I was surprised by how light and thin the jacket is, and yet, I've found it's surprisingly warm. If it's going to be cold, it needs to be part of a layering system; it's not sufficient by itself, but I've been out in temperatures in low 30s for some time with a warm base layer underneath it and been perfectly fine. If it's significantly below freezing, or if I'm going to be outside for a longer time, I'd put a lighter fleece jacket on underneath this and over a warm base layer, and expect to be just fine—in fact, I've done that for a while already.
I haven't tried to pack the thing up yet to see how small I can compress it, but given its general lightness, I have no doubt that it packs up pretty small. I also haven't tried to put my rain jacket over it for really prolonged downpours, but for light rain and for wind, it seems to do a decent job.
A curious fact. Previous Cabela's XPG products I've bought (like my boots) said Cabela's XPG as their brand. This one simply says XPG; you only see Cabela's on the inside when it's off. I was in the store recently trying on some shoes for work, and I got into a conversation with a guy working there, where I mentioned that. He said that people claim not to want to be a "walking billboard." He thought this was kind of funny, as these same people were openly wearing their North Face or Columbia jackets. The branding of XPG, which minimizes Cabela's, is supposedly to avoid that. But let's be honest. These guys don't care about being a walking billboard; they simply don't want to be one for Cabela's. Not that they don't love Cabela's. But why then? Because Cabela's is a hunting store, associated with guns, hunting, rednecks and the political Right. And people don't want to be a walking billboard for that because we live in what has basically become a crowd-sourced police state. It's pathetic. And yet; I can't completely fault them. It's easy to just say, "man up and don't be a coward," but if you're not substantially anti-fragile in your career and in your social life, the consequences of falling victim to one of those viral two-day hate fests that liberal "social justice warriors" oh-so-bravely engage in from afar with the backing of their mob of rabbits. Too many of our people are afraid, or at least unwilling, to confront that, so they just don't wear their Cabela's brands in public if they can help it. I tend to do the opposite; I'd wear nothing but Cabela's brand clothing if I could get away with it. But my shoes, my socks, even my jeans being Cabela's brand doesn't really matter if they are discrete about their branding.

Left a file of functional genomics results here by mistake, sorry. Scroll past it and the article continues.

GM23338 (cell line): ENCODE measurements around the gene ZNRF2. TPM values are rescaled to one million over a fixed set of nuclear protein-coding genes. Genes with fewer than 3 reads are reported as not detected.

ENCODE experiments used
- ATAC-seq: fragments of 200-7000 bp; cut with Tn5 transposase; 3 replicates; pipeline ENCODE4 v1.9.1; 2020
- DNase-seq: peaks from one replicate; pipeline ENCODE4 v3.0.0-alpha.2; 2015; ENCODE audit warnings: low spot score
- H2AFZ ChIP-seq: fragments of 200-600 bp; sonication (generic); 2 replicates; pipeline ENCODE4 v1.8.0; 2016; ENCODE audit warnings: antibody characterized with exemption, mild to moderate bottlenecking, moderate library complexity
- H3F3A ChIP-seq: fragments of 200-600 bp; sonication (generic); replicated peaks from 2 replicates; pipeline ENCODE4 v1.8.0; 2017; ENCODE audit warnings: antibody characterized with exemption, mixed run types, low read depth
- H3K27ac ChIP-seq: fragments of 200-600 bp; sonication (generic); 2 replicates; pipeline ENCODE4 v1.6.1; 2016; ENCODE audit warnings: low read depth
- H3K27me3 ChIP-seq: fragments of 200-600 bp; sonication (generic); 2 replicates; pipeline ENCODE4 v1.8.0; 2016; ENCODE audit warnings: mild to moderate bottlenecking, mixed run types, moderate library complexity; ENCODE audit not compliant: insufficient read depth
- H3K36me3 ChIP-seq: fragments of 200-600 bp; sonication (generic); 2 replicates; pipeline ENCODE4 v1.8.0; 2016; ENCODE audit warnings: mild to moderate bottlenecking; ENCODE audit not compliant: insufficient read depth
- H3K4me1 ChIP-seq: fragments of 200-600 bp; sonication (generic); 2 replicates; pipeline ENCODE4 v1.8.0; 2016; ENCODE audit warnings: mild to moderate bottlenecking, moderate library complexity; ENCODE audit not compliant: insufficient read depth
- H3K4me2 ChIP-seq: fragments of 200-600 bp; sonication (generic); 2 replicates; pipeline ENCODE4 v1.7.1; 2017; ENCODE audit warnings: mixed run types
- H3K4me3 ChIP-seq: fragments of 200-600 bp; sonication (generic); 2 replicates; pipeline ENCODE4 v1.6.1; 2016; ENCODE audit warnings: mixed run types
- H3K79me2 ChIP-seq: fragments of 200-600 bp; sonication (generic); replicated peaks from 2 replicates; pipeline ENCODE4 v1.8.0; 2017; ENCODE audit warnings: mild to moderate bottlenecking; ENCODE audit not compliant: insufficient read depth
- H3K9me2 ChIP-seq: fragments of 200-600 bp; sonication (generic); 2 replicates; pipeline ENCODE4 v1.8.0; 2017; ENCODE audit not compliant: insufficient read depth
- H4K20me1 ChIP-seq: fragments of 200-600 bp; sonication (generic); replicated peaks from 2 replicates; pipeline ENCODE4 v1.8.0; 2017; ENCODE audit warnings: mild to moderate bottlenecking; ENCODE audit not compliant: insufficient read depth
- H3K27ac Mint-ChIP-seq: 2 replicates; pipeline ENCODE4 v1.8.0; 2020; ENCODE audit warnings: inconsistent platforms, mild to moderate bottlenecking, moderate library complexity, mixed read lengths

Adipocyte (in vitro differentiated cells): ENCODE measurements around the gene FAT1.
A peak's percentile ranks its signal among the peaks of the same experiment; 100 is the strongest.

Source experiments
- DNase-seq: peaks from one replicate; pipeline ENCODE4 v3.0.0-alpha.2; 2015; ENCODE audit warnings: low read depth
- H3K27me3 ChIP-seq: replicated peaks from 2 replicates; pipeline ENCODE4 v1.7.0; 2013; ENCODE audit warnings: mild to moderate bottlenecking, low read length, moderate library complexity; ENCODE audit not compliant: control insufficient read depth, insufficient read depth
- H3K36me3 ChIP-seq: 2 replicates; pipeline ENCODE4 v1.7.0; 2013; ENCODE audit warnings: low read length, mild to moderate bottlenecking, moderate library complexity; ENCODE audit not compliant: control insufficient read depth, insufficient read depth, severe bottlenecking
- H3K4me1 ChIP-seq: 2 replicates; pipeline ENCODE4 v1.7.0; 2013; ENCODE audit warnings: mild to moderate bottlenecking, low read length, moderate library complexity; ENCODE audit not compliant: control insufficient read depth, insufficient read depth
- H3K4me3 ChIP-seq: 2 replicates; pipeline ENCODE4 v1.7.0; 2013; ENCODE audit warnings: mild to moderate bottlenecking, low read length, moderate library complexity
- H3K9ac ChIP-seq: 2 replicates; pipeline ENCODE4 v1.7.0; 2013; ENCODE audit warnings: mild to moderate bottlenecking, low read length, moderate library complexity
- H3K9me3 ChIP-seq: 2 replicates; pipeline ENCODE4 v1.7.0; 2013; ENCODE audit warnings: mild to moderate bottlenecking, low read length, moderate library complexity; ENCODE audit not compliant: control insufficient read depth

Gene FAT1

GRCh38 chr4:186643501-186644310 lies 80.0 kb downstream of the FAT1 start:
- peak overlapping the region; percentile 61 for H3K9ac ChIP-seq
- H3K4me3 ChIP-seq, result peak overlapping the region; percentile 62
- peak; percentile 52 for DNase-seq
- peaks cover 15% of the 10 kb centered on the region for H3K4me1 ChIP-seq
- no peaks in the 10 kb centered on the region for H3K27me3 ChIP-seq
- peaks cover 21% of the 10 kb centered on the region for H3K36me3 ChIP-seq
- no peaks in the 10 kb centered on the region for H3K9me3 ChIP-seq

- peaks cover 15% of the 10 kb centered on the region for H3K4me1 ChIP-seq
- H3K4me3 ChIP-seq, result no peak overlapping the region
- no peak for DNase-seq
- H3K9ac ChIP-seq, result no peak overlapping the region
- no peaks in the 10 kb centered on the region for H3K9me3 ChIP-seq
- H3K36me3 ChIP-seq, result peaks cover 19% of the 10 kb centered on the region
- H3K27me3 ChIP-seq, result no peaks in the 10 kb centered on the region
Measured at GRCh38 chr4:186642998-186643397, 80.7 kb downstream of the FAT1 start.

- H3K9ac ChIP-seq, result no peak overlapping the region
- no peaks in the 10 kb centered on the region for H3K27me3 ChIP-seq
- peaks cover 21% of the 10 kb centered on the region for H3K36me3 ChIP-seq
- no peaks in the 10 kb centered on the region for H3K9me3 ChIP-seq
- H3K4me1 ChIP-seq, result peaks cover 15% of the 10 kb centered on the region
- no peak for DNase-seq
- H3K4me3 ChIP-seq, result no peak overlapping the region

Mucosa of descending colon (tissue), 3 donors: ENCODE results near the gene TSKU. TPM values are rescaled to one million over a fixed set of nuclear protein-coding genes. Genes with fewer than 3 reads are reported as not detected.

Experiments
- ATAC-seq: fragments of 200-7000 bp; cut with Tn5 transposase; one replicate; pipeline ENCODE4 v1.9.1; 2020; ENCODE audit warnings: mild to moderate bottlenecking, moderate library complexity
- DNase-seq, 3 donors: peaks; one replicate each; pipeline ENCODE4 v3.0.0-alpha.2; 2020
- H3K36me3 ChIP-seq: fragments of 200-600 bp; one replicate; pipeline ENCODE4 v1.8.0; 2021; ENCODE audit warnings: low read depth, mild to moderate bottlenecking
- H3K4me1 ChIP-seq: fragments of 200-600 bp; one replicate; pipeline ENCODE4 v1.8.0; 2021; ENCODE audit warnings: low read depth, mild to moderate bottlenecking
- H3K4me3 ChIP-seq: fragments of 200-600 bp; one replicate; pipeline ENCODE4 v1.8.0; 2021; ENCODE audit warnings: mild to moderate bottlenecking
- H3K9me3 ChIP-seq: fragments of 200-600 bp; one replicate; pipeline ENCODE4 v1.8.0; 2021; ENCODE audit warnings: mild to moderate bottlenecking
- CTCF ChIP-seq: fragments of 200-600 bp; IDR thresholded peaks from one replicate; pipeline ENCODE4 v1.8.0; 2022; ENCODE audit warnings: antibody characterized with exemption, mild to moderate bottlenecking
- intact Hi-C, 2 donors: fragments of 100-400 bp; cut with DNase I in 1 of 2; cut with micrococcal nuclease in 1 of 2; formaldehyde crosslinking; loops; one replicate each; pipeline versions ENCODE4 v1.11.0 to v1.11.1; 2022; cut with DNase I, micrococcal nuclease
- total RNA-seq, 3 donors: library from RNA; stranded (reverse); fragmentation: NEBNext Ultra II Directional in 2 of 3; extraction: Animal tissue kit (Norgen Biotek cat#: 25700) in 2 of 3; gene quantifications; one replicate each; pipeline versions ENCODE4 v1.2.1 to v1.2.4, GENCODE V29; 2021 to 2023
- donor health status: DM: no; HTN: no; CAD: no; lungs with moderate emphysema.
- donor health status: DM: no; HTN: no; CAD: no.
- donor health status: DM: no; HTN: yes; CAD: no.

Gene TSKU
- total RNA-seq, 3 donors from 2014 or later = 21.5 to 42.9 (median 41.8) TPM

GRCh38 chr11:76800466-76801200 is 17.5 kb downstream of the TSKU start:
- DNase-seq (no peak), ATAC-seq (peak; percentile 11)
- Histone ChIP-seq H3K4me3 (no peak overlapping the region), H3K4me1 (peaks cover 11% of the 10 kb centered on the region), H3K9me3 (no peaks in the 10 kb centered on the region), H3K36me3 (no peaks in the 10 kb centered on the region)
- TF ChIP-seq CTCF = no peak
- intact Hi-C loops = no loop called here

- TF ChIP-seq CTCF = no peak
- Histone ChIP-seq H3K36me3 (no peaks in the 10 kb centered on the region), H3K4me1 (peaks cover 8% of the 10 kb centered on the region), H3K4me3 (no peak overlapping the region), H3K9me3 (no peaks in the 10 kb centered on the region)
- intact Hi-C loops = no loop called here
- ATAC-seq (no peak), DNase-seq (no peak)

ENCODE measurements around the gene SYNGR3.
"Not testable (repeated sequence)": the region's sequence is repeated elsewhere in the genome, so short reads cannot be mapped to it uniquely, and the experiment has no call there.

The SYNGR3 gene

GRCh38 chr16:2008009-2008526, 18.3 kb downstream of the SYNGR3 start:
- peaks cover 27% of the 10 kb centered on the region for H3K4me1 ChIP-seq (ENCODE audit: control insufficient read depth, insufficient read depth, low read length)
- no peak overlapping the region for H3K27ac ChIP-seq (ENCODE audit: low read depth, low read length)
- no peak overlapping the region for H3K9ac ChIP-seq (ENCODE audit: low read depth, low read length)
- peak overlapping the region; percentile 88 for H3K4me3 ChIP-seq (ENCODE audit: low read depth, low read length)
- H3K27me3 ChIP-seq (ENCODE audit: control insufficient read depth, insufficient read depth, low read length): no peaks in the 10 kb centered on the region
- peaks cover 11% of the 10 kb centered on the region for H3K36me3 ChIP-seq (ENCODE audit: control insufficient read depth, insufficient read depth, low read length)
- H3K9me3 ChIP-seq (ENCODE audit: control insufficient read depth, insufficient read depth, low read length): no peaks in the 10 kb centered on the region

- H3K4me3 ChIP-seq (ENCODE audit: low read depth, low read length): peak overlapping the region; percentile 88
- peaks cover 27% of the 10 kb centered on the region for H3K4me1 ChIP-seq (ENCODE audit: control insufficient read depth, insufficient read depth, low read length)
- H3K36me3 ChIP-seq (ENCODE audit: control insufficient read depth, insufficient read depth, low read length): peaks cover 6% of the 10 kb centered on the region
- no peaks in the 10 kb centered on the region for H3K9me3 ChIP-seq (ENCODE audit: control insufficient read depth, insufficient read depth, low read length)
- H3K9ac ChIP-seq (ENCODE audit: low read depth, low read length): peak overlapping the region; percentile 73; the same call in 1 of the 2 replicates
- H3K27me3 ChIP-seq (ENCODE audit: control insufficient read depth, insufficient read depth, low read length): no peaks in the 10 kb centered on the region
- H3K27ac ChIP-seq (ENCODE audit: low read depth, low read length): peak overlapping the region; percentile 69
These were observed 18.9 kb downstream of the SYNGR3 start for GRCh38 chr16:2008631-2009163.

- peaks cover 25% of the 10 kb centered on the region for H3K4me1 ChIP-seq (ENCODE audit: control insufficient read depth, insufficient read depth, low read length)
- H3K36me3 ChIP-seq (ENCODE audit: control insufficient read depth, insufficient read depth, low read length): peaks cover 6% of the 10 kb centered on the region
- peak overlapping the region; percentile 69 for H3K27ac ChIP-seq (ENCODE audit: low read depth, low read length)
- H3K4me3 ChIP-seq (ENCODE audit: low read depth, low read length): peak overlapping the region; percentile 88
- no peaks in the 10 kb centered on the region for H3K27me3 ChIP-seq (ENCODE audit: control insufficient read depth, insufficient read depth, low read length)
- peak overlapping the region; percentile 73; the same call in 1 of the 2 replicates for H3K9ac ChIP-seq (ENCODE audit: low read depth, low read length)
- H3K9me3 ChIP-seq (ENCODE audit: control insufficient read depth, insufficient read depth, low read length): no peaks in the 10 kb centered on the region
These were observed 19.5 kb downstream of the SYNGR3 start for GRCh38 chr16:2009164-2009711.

But, sadly, that gets to my final point. Literally just a day or two after I bought this jacket, I was with my wife at Meijer, a Midwest big box that is like a slightly more upscale version of Wal-Mart, and we were looking at their winter wear clearance to get a new jacket for my sons. I saw a New Balance hybrid jacket that looked very similar in design and styling to this XPG jacket I just bought. And even though I bought this jacket at nearly half-off clearance pricing, the New Balance jacket was a fraction of that price: only about $25, if I remember correctly. Now, perhaps you can argue that the Primaloft Silver filling is better than the filling in the New Balance (of which I'm doubtful that you could tell a difference in the field) the cost differential would make it worth it. I bought one for my son, and I was really tempted to get one for me, even though the only one in my size was not the color I preferred. My wife talked me out of it, pointing out that I just got this Cabela's jacket, and I already have more jackets than I need anyway. But it made a great point: as much as I like Cabela's; you can usually get the same performance at a better price. Looking for deals or sales at Target, Meijer, Kohls, etc. gets you the same stuff at an order of magnitude less money, and it's usually not chump brands either: C9 at Target is by Champions, New Balance is a serious brand, and they've got Ascics, Avia, Columbia, etc. stretching your dollar farther.
Posted by Gaiseric at 3:31 PM